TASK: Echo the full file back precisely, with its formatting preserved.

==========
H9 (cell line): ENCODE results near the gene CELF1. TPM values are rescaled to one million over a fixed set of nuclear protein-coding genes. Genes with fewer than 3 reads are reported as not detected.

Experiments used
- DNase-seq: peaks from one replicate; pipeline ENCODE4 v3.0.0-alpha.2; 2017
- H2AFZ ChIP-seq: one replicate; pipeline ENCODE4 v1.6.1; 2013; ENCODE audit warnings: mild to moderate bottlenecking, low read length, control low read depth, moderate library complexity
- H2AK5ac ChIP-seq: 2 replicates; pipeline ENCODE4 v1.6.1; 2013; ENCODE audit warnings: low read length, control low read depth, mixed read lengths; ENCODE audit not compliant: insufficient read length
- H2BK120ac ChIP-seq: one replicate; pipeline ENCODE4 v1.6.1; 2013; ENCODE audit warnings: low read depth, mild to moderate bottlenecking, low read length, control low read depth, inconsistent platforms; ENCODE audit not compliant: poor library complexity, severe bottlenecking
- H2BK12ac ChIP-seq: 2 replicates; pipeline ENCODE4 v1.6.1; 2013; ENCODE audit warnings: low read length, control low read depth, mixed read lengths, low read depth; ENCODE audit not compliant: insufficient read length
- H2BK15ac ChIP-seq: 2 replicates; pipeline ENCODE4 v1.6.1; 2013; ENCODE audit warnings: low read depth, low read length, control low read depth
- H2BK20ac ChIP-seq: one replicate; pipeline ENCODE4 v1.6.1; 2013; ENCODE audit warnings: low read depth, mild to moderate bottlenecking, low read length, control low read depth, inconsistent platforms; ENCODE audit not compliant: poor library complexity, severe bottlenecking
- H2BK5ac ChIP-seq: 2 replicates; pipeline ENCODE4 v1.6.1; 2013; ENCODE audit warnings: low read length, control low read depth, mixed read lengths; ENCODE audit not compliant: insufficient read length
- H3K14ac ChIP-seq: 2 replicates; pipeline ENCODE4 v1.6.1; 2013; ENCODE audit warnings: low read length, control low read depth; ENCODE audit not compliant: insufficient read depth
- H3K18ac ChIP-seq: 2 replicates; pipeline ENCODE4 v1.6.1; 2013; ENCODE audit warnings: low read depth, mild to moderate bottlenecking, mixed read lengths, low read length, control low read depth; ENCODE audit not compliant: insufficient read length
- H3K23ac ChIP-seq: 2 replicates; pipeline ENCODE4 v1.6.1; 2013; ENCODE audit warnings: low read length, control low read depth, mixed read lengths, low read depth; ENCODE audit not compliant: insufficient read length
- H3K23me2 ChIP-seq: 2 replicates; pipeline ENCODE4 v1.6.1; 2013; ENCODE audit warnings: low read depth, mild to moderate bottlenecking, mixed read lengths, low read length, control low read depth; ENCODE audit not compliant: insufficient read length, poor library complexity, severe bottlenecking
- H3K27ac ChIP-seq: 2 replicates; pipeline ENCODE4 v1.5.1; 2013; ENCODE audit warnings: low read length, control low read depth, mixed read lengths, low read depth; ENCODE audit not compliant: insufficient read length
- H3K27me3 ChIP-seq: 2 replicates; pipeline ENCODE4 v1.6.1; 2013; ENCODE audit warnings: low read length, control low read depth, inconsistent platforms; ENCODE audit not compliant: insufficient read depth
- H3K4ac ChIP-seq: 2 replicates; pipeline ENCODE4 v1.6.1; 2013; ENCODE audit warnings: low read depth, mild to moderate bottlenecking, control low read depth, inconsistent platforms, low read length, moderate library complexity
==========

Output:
H9 (cell line): ENCODE results near the gene CELF1. TPM values are rescaled to one million over a fixed set of nuclear protein-coding genes. Genes with fewer than 3 reads are reported as not detected.

Experiments used
- DNase-seq: peaks from one replicate; pipeline ENCODE4 v3.0.0-alpha.2; 2017
- H2AFZ ChIP-seq: one replicate; pipeline ENCODE4 v1.6.1; 2013; ENCODE audit warnings: mild to moderate bottlenecking, low read length, control low read depth, moderate library complexity
- H2AK5ac ChIP-seq: 2 replicates; pipeline ENCODE4 v1.6.1; 2013; ENCODE audit warnings: low read length, control low read depth, mixed read lengths; ENCODE audit not compliant: insufficient read length
- H2BK120ac ChIP-seq: one replicate; pipeline ENCODE4 v1.6.1; 2013; ENCODE audit warnings: low read depth, mild to moderate bottlenecking, low read length, control low read depth, inconsistent platforms; ENCODE audit not compliant: poor library complexity, severe bottlenecking
- H2BK12ac ChIP-seq: 2 replicates; pipeline ENCODE4 v1.6.1; 2013; ENCODE audit warnings: low read length, control low read depth, mixed read lengths, low read depth; ENCODE audit not compliant: insufficient read length
- H2BK15ac ChIP-seq: 2 replicates; pipeline ENCODE4 v1.6.1; 2013; ENCODE audit warnings: low read depth, low read length, control low read depth
- H2BK20ac ChIP-seq: one replicate; pipeline ENCODE4 v1.6.1; 2013; ENCODE audit warnings: low read depth, mild to moderate bottlenecking, low read length, control low read depth, inconsistent platforms; ENCODE audit not compliant: poor library complexity, severe bottlenecking
- H2BK5ac ChIP-seq: 2 replicates; pipeline ENCODE4 v1.6.1; 2013; ENCODE audit warnings: low read length, control low read depth, mixed read lengths; ENCODE audit not compliant: insufficient read length
- H3K14ac ChIP-seq: 2 replicates; pipeline ENCODE4 v1.6.1; 2013; ENCODE audit warnings: low read length, control low read depth; ENCODE audit not compliant: insufficient read depth
- H3K18ac ChIP-seq: 2 replicates; pipeline ENCODE4 v1.6.1; 2013; ENCODE audit warnings: low read depth, mild to moderate bottlenecking, mixed read lengths, low read length, control low read depth; ENCODE audit not compliant: insufficient read length
- H3K23ac ChIP-seq: 2 replicates; pipeline ENCODE4 v1.6.1; 2013; ENCODE audit warnings: low read length, control low read depth, mixed read lengths, low read depth; ENCODE audit not compliant: insufficient read length
- H3K23me2 ChIP-seq: 2 replicates; pipeline ENCODE4 v1.6.1; 2013; ENCODE audit warnings: low read depth, mild to moderate bottlenecking, mixed read lengths, low read length, control low read depth; ENCODE audit not compliant: insufficient read length, poor library complexity, severe bottlenecking
- H3K27ac ChIP-seq: 2 replicates; pipeline ENCODE4 v1.5.1; 2013; ENCODE audit warnings: low read length, control low read depth, mixed read lengths, low read depth; ENCODE audit not compliant: insufficient read length
- H3K27me3 ChIP-seq: 2 replicates; pipeline ENCODE4 v1.6.1; 2013; ENCODE audit warnings: low read length, control low read depth, inconsistent platforms; ENCODE audit not compliant: insufficient read depth
- H3K4ac ChIP-seq: 2 replicates; pipeline ENCODE4 v1.6.1; 2013; ENCODE audit warnings: low read depth, mild to moderate bottlenecking, control low read depth, inconsistent platforms, low read length, moderate library complexity